Las Vegas Sun

July 27, 2014

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Nevada health exchange a work in progress

President Barack Obama’s health care marketplaces launched nationwide Oct. 1, but the rollout hasn’t gone smoothly in Nevada.

While Nevada’s health insurance marketplace was held up as a model for other states in the early days of its development, many consumers trying to shop for health insurance have had difficulties using the state’s Nevada Health Link website now that it’s up and running.

Much of the system just wasn’t ready days before the website was set to launch, according to a progress report from Nevada Health Link.

Obama’s health care law, called the Patient Protection and Affordable Care Act, requires all Americans to have health insurance by 2014. The law created health insurance “exchanges,” marketplaces where people looking for health insurance can examine insurance plans, find out whether they qualify for subsidies, and purchase the insurance plan they want.

But Nevada Health Link has had more than a few unhappy customers.

They’ve taken to the Nevada Health Link Facebook page to complain about glitches, errors and other problems with the website.

“I am caught in an infinite loop of being able to DO NOTHING,” wrote Gregg Stokes on the exchange’s Facebook page last week. “When can I be one of your success stories?”

Stokes told the Sun in an email that he runs a small business and has a family of four. His wife is a cancer survivor, meaning he’s been unable to change insurance companies because of that pre-existing condition.

So, he is an eager customer for a health insurance product under Obama’s law, which no longer allows insurers to deny coverage because of pre-existing conditions.

His research indicates he’ll be able to save money on the exchange.

Stokes just wishes the web portal would work better.

“I know there are a lot of people who hope it crashes and burns, but I am one of the people who hopes it becomes fairly simplified,” he said. “I’ll definitely buy it on an exchange, but there still are some problems with it.”

Even the exchange’s director, Jon Hager, said on the Facebook site that he encountered technical problems when he created a personal account.

Work in progress

Officials acknowledge that they launched a website that is a work in progress.

According to the last status report issued three days before the site launched, four of seven system components were at risk of being incomplete.

State officials said many of those concerns have been addressed and that the exchange has been transparent about the problems it has encountered.

The exchange has had to delay the implementation of several web tools and functions that could improve the consumer experience.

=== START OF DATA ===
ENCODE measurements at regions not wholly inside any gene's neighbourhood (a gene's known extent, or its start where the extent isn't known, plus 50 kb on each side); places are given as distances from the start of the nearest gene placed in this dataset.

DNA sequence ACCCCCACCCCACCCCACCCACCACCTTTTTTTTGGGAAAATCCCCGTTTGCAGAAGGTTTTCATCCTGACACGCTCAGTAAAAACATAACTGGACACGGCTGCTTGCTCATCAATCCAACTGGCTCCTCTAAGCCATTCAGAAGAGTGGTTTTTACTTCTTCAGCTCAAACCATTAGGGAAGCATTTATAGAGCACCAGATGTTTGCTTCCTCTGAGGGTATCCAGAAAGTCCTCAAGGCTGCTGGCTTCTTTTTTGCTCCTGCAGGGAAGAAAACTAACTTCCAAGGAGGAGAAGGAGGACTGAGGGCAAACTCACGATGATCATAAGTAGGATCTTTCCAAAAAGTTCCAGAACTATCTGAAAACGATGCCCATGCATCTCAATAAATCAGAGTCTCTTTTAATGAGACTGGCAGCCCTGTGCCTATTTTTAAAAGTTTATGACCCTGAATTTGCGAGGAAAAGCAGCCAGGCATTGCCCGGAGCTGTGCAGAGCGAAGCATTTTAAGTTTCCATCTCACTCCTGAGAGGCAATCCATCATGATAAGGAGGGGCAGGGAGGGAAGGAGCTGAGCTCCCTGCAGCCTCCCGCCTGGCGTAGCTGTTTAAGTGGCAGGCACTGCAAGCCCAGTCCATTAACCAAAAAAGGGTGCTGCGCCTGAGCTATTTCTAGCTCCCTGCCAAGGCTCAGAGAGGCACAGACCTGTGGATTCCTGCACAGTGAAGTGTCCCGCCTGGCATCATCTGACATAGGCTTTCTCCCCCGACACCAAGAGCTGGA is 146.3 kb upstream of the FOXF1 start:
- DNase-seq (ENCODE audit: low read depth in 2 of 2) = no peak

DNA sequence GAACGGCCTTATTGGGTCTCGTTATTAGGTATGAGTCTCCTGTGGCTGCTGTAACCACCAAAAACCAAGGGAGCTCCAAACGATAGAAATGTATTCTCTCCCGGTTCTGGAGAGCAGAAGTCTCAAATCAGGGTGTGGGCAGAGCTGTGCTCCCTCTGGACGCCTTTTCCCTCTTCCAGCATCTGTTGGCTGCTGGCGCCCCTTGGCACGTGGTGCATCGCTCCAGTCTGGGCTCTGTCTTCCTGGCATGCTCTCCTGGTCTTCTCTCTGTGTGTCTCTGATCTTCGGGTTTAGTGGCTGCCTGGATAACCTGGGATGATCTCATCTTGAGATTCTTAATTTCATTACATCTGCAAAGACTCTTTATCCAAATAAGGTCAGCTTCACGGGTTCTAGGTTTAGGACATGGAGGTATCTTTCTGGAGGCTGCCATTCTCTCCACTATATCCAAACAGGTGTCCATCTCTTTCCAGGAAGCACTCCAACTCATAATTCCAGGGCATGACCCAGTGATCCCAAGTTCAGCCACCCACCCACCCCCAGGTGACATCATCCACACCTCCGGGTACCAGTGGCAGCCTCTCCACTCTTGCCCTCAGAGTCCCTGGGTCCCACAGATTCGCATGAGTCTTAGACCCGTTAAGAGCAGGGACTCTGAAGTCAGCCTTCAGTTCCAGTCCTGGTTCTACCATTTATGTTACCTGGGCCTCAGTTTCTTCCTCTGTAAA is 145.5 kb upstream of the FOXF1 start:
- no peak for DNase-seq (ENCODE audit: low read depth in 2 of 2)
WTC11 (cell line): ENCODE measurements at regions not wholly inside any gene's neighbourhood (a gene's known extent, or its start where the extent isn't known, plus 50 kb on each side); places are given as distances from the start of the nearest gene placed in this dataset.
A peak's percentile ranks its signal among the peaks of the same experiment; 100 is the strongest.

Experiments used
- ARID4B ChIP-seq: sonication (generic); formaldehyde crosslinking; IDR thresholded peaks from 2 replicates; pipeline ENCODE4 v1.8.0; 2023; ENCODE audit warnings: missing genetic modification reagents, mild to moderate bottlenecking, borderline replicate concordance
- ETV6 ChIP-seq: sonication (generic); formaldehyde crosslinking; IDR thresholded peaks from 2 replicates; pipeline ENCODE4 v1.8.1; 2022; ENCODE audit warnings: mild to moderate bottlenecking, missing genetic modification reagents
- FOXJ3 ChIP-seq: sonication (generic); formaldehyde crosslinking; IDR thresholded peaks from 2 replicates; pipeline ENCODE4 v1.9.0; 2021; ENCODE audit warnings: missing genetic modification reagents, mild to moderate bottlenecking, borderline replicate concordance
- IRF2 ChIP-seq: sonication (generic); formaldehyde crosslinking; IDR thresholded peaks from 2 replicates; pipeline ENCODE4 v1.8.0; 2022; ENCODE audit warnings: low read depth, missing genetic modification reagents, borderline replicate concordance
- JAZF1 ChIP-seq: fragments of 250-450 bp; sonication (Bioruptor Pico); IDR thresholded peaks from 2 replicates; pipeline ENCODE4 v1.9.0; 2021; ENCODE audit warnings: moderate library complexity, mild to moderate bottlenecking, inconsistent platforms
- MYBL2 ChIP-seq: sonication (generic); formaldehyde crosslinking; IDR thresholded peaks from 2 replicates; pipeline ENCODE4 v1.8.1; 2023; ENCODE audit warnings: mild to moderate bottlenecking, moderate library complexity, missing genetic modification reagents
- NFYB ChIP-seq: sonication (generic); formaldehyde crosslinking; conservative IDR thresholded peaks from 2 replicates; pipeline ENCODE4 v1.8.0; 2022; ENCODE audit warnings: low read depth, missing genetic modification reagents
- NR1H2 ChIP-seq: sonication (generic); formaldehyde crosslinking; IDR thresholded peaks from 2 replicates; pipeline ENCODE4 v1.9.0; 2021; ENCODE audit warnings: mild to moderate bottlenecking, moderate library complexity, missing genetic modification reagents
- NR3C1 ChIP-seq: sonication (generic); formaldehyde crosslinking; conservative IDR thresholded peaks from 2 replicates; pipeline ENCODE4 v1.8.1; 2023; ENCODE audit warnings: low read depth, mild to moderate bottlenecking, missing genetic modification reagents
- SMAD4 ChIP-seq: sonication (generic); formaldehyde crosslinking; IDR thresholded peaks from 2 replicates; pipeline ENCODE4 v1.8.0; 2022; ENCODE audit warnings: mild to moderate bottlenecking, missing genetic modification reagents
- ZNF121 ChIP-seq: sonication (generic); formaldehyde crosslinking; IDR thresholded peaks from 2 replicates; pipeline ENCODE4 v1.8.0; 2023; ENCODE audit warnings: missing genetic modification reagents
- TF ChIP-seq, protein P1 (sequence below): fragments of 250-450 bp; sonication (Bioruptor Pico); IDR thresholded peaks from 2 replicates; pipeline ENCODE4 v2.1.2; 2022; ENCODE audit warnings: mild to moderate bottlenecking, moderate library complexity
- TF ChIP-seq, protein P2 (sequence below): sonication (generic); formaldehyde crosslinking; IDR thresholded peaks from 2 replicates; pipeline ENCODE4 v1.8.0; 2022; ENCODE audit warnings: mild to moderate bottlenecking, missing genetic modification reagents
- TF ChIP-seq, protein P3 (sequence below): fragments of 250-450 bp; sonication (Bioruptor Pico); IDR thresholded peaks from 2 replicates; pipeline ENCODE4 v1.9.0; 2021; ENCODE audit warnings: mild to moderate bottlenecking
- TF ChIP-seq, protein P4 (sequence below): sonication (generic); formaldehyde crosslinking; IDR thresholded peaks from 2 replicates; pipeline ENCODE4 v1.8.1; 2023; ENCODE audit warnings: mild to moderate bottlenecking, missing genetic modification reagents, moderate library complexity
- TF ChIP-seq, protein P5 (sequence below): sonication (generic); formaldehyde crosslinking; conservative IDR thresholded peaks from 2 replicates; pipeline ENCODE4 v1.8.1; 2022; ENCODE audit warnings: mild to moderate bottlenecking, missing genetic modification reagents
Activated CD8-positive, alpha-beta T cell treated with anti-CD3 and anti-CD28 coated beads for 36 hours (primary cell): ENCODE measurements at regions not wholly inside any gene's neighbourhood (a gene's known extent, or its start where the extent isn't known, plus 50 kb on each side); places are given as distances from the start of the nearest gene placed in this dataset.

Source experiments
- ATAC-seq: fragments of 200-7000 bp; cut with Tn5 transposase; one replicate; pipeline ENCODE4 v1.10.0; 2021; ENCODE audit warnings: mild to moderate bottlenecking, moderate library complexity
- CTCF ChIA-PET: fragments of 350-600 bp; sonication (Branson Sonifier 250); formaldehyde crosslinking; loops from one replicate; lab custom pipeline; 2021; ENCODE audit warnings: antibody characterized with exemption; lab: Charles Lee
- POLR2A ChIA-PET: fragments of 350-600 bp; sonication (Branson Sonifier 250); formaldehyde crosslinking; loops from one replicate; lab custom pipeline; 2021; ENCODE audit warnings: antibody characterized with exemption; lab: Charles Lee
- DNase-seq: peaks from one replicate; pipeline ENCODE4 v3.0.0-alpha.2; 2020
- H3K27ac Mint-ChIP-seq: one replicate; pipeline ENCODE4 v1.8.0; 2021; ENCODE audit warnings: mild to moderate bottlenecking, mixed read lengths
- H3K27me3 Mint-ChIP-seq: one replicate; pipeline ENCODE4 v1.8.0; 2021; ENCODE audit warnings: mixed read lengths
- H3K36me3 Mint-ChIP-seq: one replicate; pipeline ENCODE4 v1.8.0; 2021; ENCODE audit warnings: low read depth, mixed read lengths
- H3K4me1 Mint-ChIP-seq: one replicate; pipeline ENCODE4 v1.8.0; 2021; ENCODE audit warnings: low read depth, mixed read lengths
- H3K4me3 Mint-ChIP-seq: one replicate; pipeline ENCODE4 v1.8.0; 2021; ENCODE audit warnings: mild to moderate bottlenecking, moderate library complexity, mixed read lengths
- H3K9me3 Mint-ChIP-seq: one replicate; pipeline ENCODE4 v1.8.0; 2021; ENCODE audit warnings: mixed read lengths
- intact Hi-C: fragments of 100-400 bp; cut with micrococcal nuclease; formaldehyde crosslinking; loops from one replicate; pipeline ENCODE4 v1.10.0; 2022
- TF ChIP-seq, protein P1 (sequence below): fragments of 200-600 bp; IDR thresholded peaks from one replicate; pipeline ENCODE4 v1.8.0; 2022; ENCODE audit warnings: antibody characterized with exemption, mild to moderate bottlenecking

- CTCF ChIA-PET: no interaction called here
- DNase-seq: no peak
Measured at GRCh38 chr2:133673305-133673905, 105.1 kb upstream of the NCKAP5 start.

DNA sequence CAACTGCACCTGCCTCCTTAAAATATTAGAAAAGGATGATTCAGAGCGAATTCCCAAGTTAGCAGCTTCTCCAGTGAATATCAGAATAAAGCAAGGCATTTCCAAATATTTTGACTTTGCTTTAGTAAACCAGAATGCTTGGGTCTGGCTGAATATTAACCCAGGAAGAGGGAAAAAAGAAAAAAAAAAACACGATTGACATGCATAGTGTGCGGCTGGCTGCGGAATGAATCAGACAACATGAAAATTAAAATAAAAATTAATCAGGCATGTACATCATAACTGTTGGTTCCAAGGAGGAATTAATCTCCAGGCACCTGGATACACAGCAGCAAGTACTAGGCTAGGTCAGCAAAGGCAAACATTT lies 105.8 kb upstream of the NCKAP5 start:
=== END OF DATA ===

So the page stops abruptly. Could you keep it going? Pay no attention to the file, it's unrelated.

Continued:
One such function would provide a live, online chat session with a customer service representative who could help answer questions.

State officials don’t expect those web tools to exist until later this month or early November.

A web portal allowing insurance brokers to access the system also wasn’t up and running as of last week, brokers said. The web portal finally went live Friday.

But for the first two weeks of the exchange, brokers who had wanted to help consumers couldn’t.

“We’re losing business, and we aren’t able to help the people,” said Hawley MacLean, CEO of the Reno-based MacLean Financial Group last week. “It’s a big issue that needs to be resolved immediately.”

MacLean put his staff through state-administered training so that his employees would be certified to help people shop for insurance on the exchange. The delay was frustrating.

$72 million system

Under the law, states had the opportunity to either operate their own exchange or use a federal system. Gov. Brian Sandoval opted to run a state-based exchange called the Silver State Exchange.

Nevada has obligated $72 million to a contractor, Xerox, to run the exchange’s Internet system, Nevada Health Link.

Since the Oct. 1 launch, about 121,000 people have visited the site, with about 1,700 selecting health insurance plans.

On Dec. 16, Nevada Health Link will report how many people have actually enrolled and paid for insurance.

State officials are hoping 118,000 people will enroll in health insurance through the Silver State Exchange between October and March 2014.

Contractors who are advising consumers about their health insurance options on the exchange say that most people have been able to complete their applications.

The Ramirez Group is one such contractor.

The group’s CEO, Andres Ramirez, said that his group has helped several hundred people enroll in an insurance plan since the exchange launched.

He downplayed glitches and other technical problems consumers have encountered.

“That’s just what happens with the nature of a rollout of any platform,” he said. “When you updated your iPhone just six weeks ago, your iPhone crashed. It’s not a big deal. This is what happens.”

Insurance companies such as the nonprofit, member-owned Nevada Health Co-Op say they’ve prepared for possible glitches on the exchange and are operating their own websites where people can calculate subsidies and enroll in insurance plans.

“We’ve heard that the exchange website is tough to navigate, but they can go through our website to get all of our off-exchange products,” said Bobbette Bond with the Nevada Health Co-op. “We thought that the exchanges across the country would have some challenges because they’re new, so we’re happy to provide services as they work through the bugs.”

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